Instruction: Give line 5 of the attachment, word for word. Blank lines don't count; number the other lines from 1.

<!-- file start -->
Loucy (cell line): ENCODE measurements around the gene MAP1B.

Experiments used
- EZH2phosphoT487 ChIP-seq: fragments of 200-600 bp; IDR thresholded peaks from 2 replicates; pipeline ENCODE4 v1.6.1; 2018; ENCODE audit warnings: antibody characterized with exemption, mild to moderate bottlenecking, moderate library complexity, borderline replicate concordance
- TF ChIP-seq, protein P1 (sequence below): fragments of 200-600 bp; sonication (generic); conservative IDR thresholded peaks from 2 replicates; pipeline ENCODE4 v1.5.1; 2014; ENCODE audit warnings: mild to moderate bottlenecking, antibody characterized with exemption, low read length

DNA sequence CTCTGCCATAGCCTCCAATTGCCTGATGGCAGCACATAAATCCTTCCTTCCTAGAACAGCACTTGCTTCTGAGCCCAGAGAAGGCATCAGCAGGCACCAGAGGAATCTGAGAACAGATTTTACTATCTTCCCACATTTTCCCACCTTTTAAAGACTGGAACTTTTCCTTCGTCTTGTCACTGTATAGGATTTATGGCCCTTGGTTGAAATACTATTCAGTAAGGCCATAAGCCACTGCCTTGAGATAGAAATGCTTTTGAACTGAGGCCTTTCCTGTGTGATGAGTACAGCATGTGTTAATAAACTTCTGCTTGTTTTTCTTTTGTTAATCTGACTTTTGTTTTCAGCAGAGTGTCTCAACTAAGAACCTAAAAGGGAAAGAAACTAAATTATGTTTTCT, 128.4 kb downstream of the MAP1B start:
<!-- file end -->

DNA sequence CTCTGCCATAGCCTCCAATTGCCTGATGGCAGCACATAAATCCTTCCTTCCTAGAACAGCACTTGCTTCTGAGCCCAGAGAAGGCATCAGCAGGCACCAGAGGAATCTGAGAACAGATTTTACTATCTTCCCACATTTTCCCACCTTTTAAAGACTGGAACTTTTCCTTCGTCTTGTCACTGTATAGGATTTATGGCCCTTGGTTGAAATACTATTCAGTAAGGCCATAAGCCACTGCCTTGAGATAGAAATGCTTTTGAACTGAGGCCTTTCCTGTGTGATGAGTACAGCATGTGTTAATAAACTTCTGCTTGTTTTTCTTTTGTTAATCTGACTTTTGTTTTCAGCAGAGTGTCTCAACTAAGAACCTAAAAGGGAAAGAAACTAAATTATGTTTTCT, 128.4 kb downstream of the MAP1B start: